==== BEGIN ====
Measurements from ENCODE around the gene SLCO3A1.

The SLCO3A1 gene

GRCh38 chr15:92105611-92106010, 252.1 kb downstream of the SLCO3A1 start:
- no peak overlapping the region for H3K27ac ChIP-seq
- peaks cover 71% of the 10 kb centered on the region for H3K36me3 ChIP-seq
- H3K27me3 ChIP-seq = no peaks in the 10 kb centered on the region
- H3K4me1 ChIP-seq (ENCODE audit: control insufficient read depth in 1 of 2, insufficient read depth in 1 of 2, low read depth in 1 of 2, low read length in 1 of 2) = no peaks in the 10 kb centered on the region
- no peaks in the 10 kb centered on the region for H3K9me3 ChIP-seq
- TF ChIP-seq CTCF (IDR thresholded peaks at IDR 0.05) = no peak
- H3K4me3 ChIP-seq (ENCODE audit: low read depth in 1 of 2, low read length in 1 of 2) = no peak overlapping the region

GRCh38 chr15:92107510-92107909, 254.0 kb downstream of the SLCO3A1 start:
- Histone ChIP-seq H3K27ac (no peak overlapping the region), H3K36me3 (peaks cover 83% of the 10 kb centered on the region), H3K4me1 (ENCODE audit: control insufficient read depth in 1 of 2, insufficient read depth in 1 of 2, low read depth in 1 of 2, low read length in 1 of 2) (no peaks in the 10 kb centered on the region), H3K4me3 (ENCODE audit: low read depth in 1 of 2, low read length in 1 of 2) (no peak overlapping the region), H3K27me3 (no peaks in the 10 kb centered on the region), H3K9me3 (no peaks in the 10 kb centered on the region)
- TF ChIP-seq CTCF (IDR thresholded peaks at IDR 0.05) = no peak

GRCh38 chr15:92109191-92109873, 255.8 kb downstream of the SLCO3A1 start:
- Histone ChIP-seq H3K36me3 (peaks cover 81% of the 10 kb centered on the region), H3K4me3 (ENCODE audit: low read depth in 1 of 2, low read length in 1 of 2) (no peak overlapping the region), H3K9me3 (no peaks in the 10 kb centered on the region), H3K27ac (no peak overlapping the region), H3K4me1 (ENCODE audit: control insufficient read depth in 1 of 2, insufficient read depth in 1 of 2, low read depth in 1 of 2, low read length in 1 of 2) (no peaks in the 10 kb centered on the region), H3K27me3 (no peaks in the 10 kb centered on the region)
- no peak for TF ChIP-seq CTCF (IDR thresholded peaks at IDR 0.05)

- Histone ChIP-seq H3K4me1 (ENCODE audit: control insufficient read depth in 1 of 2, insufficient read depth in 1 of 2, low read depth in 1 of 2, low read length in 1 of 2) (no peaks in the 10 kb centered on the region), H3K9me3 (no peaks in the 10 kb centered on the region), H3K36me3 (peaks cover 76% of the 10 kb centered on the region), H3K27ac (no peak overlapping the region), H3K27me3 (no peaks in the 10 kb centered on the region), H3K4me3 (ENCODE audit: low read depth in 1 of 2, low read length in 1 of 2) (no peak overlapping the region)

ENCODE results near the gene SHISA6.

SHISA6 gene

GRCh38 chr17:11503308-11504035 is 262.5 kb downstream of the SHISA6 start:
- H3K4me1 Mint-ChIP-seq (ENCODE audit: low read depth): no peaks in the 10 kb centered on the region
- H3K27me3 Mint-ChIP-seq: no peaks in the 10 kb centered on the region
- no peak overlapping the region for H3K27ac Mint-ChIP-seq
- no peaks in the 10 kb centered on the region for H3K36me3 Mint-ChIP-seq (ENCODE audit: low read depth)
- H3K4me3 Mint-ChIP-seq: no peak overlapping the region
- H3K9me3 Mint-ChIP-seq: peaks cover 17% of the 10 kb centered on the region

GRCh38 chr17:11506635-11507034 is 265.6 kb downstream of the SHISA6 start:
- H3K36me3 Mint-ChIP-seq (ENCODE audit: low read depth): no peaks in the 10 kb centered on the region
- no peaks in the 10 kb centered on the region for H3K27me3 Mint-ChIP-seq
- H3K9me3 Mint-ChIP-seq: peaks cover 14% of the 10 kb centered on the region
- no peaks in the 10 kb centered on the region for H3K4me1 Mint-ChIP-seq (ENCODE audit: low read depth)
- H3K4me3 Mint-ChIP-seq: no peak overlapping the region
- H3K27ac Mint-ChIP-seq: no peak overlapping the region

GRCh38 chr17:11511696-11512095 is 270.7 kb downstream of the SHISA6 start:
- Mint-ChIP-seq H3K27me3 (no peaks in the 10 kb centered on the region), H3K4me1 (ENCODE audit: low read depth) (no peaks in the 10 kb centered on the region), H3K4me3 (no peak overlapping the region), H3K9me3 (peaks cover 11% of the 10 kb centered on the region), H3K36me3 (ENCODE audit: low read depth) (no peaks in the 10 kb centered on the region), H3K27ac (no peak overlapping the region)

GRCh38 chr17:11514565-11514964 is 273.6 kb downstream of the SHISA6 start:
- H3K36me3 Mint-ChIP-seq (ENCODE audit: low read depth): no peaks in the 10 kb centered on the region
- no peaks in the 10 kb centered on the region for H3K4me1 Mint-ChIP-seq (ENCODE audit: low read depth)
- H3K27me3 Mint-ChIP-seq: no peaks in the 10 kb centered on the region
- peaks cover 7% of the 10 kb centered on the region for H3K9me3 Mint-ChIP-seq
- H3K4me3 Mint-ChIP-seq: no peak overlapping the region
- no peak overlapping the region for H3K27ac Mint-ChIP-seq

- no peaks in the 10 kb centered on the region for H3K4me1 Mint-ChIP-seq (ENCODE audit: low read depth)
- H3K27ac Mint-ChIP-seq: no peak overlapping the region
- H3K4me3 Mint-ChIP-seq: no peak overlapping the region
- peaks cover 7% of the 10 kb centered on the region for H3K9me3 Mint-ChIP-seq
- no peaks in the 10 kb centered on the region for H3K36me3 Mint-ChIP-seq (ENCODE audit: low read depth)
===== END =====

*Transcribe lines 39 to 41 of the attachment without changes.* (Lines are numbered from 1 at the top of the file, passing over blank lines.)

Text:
- H3K27me3 Mint-ChIP-seq: no peaks in the 10 kb centered on the region
- peaks cover 7% of the 10 kb centered on the region for H3K9me3 Mint-ChIP-seq
- H3K4me3 Mint-ChIP-seq: no peak overlapping the region